The “new” Sandy Hills Links at Rosapenna, which opened in 2003, is a most worthy complement. Pat Ruddy, the esteemed golf writer turned esteemed course architect, created a layout permeated with a timeless feel as if it had been residing alongside the older course since Old Tom trod there more than a century ago.

Most holes travel through corridors framed by hefty sandhills creating an atmosphere of peaceful tranquility from the outside world. Many feature elevated tee shots hit down to serpentine fairways that pinball your drive with reckless abandon. The par-4 420-yard 6th hole at the far end of the course is a treasure. The drive plays over a crest atop which offers a mesmerizing vista of the bay, bucolic farmland across the way, and imposing Muckish Mountain straight ahead in the distance. It’s one of those holes to savor, but that’s the way many feel about all 36 at Rosapenna.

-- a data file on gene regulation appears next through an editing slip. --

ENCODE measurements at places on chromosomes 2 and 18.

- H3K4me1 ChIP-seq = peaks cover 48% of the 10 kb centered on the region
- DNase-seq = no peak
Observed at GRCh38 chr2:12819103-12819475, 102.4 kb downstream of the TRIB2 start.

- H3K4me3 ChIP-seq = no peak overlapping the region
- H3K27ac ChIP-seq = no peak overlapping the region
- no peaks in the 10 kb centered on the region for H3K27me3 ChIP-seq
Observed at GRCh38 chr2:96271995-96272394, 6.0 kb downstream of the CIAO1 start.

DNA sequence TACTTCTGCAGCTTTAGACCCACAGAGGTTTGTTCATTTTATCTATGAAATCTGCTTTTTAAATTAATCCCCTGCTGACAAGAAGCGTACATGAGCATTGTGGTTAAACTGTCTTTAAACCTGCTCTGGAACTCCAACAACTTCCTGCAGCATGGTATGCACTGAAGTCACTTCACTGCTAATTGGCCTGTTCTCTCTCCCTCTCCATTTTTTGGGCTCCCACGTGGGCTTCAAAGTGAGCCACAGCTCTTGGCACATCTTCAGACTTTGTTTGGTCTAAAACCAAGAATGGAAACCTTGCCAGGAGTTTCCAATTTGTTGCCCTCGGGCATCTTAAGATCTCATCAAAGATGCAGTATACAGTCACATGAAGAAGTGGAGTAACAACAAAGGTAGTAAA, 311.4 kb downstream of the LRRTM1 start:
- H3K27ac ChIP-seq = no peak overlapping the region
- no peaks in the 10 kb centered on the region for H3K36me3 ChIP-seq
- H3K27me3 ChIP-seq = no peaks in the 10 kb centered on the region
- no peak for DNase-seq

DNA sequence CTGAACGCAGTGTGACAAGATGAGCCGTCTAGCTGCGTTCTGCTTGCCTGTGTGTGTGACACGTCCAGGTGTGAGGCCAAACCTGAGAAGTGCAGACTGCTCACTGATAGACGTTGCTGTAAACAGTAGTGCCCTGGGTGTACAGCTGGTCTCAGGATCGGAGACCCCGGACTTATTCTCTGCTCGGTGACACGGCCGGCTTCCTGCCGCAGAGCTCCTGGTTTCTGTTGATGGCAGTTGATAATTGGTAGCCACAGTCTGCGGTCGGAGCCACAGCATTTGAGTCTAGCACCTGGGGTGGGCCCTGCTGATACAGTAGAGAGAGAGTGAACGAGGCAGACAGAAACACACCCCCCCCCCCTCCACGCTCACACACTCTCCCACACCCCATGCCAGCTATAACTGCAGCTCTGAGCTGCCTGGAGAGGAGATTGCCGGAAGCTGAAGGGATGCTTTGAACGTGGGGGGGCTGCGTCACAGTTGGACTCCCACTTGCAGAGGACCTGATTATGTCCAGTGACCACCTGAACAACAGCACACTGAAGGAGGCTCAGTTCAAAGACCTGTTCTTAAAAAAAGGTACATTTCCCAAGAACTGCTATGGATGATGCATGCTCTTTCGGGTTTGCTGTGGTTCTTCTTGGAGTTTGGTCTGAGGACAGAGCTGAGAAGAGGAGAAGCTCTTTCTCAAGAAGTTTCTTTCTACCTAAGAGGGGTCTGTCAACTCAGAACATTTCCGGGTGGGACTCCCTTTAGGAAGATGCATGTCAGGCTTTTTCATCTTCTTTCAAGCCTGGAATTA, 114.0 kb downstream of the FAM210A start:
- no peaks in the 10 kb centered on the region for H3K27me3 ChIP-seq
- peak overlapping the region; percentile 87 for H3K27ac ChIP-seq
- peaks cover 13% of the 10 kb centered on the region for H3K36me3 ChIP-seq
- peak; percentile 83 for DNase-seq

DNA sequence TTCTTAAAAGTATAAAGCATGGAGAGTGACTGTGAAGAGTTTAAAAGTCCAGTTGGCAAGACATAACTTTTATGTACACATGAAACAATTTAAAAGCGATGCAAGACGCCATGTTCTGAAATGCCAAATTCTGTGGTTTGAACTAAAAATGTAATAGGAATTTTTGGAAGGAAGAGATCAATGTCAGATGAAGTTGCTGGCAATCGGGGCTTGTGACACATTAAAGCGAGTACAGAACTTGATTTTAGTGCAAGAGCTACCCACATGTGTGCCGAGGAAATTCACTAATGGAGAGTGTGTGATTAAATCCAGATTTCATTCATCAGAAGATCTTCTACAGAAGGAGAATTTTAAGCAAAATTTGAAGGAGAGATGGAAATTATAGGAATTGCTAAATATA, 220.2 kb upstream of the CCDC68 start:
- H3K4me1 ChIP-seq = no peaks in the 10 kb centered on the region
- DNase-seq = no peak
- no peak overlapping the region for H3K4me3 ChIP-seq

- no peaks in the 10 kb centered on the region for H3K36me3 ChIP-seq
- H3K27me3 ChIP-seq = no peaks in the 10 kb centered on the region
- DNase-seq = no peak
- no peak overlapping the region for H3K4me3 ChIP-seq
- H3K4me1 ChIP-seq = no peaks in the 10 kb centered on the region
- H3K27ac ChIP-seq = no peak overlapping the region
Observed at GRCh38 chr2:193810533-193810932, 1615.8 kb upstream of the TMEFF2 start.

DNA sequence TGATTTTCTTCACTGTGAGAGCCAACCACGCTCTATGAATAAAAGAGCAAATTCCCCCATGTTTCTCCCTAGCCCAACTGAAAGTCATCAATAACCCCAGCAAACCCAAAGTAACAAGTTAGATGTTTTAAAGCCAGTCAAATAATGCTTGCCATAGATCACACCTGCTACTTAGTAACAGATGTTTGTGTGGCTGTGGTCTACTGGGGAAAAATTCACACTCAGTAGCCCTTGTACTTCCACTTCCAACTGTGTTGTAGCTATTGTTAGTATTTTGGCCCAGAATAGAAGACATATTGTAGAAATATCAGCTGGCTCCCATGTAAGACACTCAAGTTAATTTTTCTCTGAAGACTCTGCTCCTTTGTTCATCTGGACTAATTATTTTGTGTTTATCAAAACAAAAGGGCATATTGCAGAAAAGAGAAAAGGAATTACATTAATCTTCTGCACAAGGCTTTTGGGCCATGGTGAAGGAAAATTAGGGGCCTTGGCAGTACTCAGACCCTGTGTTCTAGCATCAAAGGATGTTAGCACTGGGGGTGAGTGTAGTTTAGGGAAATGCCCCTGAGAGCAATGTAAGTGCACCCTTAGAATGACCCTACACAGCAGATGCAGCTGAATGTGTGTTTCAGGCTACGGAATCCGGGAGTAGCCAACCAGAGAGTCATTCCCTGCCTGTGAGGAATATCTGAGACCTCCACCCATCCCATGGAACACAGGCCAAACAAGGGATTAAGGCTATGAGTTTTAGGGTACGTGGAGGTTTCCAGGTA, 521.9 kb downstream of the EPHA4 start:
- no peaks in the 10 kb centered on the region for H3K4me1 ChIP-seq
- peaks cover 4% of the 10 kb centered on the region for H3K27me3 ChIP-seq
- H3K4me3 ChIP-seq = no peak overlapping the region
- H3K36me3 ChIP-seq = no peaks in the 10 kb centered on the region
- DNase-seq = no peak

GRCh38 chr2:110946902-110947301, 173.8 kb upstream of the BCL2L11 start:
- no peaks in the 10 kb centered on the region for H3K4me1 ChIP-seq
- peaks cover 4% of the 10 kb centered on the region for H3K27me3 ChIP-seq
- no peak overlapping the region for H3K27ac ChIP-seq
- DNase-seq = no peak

Dooks Golf Club

Dooks Golf Club celebrated its 125th anniversary in 2014 and is one of the Emerald Isle’s 10 oldest golf clubs. Home to the 6,586-yard 18-hole links course along rugged Dingle Bay in County Kerry, Dooks derives its name from the Irish word for “dunes.” Dooks is awash with natural beauty with beguiling Atlantic Ocean views from nearly every vantage point and framed inland by Ireland’s highest mountain range, the McGillycuddy Reeks. Despite the relatively modest yardage, ever-present southwest winds put a premium on the “Old School” method of keeping your shots low to ground. Numerous greenside collection areas await wayward approaches and compel imaginative bumps, chips and pitches.

A nine-hole layout for most of its first 80 years, it was expanded to 18 in 1970. The most recent renovations were completed by renowned golf course architect Martin Hawtree in 2006, elevating Dooks to “must play” status like neighbors Ballybunion and Tralee. Hawtree, whose resume includes acclaimed makeovers of Lahinch and Royal Dublin, rebuilt all bunkers, relocated tees and fairways, and shaped 16 new greens – 10 in new locations. A sporty par 71, Dooks is a fun test of golf that drips with an endless supply of charm.

Connemara Golf Links